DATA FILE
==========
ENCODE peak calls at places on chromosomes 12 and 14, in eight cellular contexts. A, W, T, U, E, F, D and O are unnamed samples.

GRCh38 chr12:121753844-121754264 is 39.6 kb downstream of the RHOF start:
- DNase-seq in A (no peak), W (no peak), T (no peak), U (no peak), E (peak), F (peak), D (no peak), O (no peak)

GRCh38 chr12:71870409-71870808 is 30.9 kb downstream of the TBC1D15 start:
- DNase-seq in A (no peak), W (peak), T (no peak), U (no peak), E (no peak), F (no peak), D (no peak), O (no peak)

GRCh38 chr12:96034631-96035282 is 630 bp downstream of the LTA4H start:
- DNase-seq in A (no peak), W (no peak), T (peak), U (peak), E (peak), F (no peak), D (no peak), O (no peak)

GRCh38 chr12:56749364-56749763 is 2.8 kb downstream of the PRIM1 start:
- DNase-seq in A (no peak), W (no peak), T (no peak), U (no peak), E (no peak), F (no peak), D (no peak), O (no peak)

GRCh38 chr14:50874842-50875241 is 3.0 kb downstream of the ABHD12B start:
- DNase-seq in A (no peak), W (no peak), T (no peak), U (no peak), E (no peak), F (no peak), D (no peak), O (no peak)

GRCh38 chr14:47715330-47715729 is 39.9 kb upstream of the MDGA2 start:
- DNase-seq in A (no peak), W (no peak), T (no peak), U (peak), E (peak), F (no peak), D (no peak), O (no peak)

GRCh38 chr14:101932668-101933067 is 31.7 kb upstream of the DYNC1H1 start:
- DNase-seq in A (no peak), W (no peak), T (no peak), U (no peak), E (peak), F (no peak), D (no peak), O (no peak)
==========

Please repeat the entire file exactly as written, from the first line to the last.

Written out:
ENCODE peak calls at places on chromosomes 12 and 14, in eight cellular contexts. A, W, T, U, E, F, D and O are unnamed samples.

GRCh38 chr12:121753844-121754264 is 39.6 kb downstream of the RHOF start:
- DNase-seq in A (no peak), W (no peak), T (no peak), U (no peak), E (peak), F (peak), D (no peak), O (no peak)

GRCh38 chr12:71870409-71870808 is 30.9 kb downstream of the TBC1D15 start:
- DNase-seq in A (no peak), W (peak), T (no peak), U (no peak), E (no peak), F (no peak), D (no peak), O (no peak)

GRCh38 chr12:96034631-96035282 is 630 bp downstream of the LTA4H start:
- DNase-seq in A (no peak), W (no peak), T (peak), U (peak), E (peak), F (no peak), D (no peak), O (no peak)

GRCh38 chr12:56749364-56749763 is 2.8 kb downstream of the PRIM1 start:
- DNase-seq in A (no peak), W (no peak), T (no peak), U (no peak), E (no peak), F (no peak), D (no peak), O (no peak)

GRCh38 chr14:50874842-50875241 is 3.0 kb downstream of the ABHD12B start:
- DNase-seq in A (no peak), W (no peak), T (no peak), U (no peak), E (no peak), F (no peak), D (no peak), O (no peak)

GRCh38 chr14:47715330-47715729 is 39.9 kb upstream of the MDGA2 start:
- DNase-seq in A (no peak), W (no peak), T (no peak), U (peak), E (peak), F (no peak), D (no peak), O (no peak)

GRCh38 chr14:101932668-101933067 is 31.7 kb upstream of the DYNC1H1 start:
- DNase-seq in A (no peak), W (no peak), T (no peak), U (no peak), E (peak), F (no peak), D (no peak), O (no peak)